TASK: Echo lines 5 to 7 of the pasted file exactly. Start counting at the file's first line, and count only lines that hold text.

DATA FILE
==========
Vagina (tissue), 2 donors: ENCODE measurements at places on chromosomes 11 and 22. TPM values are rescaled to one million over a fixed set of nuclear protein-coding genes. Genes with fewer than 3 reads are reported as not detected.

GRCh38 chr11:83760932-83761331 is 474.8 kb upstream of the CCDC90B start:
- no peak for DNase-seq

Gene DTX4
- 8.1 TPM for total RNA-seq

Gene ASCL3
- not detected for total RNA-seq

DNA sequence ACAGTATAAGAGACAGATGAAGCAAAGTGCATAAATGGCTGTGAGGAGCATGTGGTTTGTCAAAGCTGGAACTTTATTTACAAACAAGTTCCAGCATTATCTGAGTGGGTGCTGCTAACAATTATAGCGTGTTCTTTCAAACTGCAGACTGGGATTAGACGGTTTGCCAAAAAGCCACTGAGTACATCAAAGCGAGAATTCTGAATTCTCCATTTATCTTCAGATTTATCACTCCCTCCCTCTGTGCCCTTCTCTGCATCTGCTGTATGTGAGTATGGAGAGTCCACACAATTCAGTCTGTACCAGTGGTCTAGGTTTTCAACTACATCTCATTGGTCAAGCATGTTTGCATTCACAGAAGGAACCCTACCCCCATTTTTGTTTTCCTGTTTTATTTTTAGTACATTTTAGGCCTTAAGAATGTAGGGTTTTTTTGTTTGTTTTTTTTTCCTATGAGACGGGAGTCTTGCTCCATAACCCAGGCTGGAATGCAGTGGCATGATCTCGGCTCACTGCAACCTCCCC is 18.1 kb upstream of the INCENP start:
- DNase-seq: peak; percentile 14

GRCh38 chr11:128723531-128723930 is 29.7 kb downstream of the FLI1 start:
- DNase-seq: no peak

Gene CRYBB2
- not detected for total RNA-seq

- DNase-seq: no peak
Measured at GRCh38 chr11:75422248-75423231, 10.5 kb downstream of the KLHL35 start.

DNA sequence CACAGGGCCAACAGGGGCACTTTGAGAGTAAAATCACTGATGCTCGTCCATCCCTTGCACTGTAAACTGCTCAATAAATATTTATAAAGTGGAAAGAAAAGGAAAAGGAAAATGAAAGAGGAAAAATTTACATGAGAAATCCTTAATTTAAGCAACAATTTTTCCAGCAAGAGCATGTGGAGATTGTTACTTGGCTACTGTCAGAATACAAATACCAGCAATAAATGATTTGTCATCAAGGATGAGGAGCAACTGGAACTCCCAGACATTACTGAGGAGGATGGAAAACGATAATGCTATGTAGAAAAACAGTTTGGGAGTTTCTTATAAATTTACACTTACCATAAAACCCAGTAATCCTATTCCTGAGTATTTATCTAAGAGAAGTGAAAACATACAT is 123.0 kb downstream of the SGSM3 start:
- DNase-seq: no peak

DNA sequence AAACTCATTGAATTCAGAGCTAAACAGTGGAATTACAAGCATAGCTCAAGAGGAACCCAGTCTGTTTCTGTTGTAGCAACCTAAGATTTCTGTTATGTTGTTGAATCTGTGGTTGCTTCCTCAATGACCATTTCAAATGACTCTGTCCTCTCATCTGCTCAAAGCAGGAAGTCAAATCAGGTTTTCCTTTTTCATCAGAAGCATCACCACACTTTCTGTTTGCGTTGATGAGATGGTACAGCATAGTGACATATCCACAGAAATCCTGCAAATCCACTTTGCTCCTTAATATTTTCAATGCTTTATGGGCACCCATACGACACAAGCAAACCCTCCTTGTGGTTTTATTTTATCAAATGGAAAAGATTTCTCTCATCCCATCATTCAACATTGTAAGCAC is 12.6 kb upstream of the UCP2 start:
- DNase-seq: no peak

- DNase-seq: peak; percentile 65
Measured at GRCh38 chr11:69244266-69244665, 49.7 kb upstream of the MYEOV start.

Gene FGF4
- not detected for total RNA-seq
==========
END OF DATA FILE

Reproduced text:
- 8.1 TPM for total RNA-seq

Gene ASCL3
- not detected for total RNA-seq